5 Combining probabilities
The probabilities described in Section 3 and Section 4 related to the outcomes of a single process, such as repeatedly tossing one coin. Now suppose you were to toss three separate coins simultaneously. What is the probability that they will show heads? One way of tackling this problem is to write all the possible combinations of results. There are in fact eight possible outcomes, all of which are equally likely, as the coins are assumed to be fair:
Figure 2 The possible comibination of results from tossing coins.
Of the eight combinations, only one – the top row – represents the desired outcome of three heads. On the basis of Equation 2, the probability of all three coins coming up heads is therefore .
The same result can be obtained using the ‘multiplication rule for probabilities’: the probability that the first coin will show heads is and the same is true for the second and third coins. The probability that all three will show heads is . It is important to note that in this situation the coins are tossed simultaneously, and how one coin lands is no influence on how another lands.
The multiplication rule is expressed in its most general form by saying that:
If a number of outcomes occur independently of one another, the probability of them all happening together is found by multiplying their individual probabilities.
An example of how this rule applies in a common genetic disease is given below.
Probability and cystic fibrosis
Cystic fibrosis is the most common genetic disease in white European and American populations. The cystic fibrosis (CF) gene is described as recessive, which means that individuals with only one copy of the gene, so-called ‘carriers’, show no symptoms of the disease and may be unaware that they carry the gene. Individuals with two copies of the faulty CF gene will show the symptoms of the condition.
Among white Europeans, the probability of being a carrier is .
For a child whose parents are both carriers, the probability of inheriting a copy of the CF gene from both parents is . This is therefore the probability that the child of such parents will have symptoms of the disease.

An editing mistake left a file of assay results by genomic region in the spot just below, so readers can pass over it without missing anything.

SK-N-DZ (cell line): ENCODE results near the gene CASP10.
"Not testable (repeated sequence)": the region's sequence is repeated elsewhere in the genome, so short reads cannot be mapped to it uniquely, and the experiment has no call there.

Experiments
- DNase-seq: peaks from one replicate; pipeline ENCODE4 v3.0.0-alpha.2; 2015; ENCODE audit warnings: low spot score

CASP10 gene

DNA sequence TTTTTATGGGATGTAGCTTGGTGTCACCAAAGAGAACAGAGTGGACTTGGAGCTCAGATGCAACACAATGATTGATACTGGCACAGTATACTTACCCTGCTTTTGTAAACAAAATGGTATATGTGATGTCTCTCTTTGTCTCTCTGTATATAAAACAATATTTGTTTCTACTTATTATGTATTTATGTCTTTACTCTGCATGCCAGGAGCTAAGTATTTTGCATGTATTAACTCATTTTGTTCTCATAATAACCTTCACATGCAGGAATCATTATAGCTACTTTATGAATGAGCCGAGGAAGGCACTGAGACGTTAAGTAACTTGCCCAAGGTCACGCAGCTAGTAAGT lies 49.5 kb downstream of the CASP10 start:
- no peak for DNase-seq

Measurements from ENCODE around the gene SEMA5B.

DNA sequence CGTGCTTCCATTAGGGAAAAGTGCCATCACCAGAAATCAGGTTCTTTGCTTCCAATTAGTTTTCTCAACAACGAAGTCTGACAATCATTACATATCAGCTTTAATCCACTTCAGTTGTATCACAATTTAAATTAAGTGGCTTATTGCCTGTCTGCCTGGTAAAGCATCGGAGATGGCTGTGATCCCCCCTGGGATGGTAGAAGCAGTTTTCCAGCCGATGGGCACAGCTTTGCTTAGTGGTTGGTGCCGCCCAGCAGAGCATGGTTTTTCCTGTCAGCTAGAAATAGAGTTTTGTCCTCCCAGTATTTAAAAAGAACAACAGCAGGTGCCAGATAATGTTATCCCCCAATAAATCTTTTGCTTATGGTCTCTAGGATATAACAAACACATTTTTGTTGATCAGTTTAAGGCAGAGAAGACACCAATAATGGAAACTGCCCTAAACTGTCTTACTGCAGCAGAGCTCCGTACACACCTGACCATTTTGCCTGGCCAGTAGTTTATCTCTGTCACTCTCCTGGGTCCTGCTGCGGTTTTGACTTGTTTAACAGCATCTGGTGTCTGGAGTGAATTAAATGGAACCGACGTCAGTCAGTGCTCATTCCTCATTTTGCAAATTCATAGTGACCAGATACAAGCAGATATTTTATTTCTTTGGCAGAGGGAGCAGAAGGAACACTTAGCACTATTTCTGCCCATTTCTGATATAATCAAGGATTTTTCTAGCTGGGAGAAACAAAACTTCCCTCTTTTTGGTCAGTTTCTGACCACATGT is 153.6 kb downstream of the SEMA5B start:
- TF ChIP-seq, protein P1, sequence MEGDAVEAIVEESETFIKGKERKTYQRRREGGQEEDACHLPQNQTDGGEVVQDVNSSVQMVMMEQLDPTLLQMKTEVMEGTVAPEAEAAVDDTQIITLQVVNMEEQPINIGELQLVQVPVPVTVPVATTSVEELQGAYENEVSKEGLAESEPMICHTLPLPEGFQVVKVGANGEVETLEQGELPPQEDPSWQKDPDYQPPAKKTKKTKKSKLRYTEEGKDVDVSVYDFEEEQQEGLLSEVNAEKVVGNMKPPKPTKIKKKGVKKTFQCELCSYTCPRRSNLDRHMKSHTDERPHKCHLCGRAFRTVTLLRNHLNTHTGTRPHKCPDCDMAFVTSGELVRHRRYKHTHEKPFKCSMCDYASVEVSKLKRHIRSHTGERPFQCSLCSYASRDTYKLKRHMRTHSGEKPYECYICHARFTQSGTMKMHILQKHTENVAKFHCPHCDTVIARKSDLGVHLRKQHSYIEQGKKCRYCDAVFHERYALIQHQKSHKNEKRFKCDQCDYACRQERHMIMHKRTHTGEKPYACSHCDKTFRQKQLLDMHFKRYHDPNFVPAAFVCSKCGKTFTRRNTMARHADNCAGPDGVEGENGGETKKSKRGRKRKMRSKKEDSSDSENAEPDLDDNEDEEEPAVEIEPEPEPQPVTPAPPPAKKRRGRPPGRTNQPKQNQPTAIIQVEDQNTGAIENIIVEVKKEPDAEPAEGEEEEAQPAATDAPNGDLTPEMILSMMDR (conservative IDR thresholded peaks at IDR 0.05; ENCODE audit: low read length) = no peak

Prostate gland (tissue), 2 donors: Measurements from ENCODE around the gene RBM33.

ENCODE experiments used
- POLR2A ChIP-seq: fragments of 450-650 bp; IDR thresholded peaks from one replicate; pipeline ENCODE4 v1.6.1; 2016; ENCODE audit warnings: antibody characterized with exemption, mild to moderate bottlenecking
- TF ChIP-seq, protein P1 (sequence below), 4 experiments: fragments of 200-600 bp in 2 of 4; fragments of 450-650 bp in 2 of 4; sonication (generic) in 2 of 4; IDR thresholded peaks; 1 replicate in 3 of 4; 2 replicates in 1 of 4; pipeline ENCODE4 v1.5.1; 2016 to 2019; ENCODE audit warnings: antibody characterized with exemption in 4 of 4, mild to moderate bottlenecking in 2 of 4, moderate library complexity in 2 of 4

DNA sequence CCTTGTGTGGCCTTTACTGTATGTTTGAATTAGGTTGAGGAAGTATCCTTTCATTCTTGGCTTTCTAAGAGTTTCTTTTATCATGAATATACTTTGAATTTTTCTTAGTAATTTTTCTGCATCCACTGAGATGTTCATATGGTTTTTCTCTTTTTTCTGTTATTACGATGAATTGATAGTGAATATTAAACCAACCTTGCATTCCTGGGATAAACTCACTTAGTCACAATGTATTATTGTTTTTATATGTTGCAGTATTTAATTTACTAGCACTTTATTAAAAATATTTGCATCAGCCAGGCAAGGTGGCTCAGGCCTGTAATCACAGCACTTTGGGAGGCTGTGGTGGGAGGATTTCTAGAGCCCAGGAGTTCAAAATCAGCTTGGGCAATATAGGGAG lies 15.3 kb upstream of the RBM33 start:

Do this next activity using this information on cystic fibrosis probabilities.
Activity 2 Probability and cystic fibrosis
Assuming that the CF gene is equally likely to be carried by men and women, what is the probability that any two white Europeans planning to have a child together would both be carriers?
The probability of both partners being carriers is
What is the probability of a child born to white European parents having cystic fibrosis?
The probability that both parents are carriers is , and the probability that a child whose parents are both carriers will have the disease is . So the probability of a child born to white European parents having cystic fibrosis is:
Activity 3 A pair of coins and dice
Calculate the combined probability in both these cases, remembering that the coins and dice cannot influence each other.
If you toss two coins at the same time, what is the probability of getting two tails?
If you throw a pair of dice, what is the probability of getting a pair of sixes?
There are four possible outcomes, all of which are equally likely:
The outcome of two tails can occur in only one way, so the probability of getting two tails is .
This result can also be found from the multiplication rule:
the probability that the first coin will show tails is
the probability that the second coin will show tails is
so the probability of getting two tails is .
The probability of throwing a six with one die is . So the probability of getting a pair of sixes when throwing two dice is .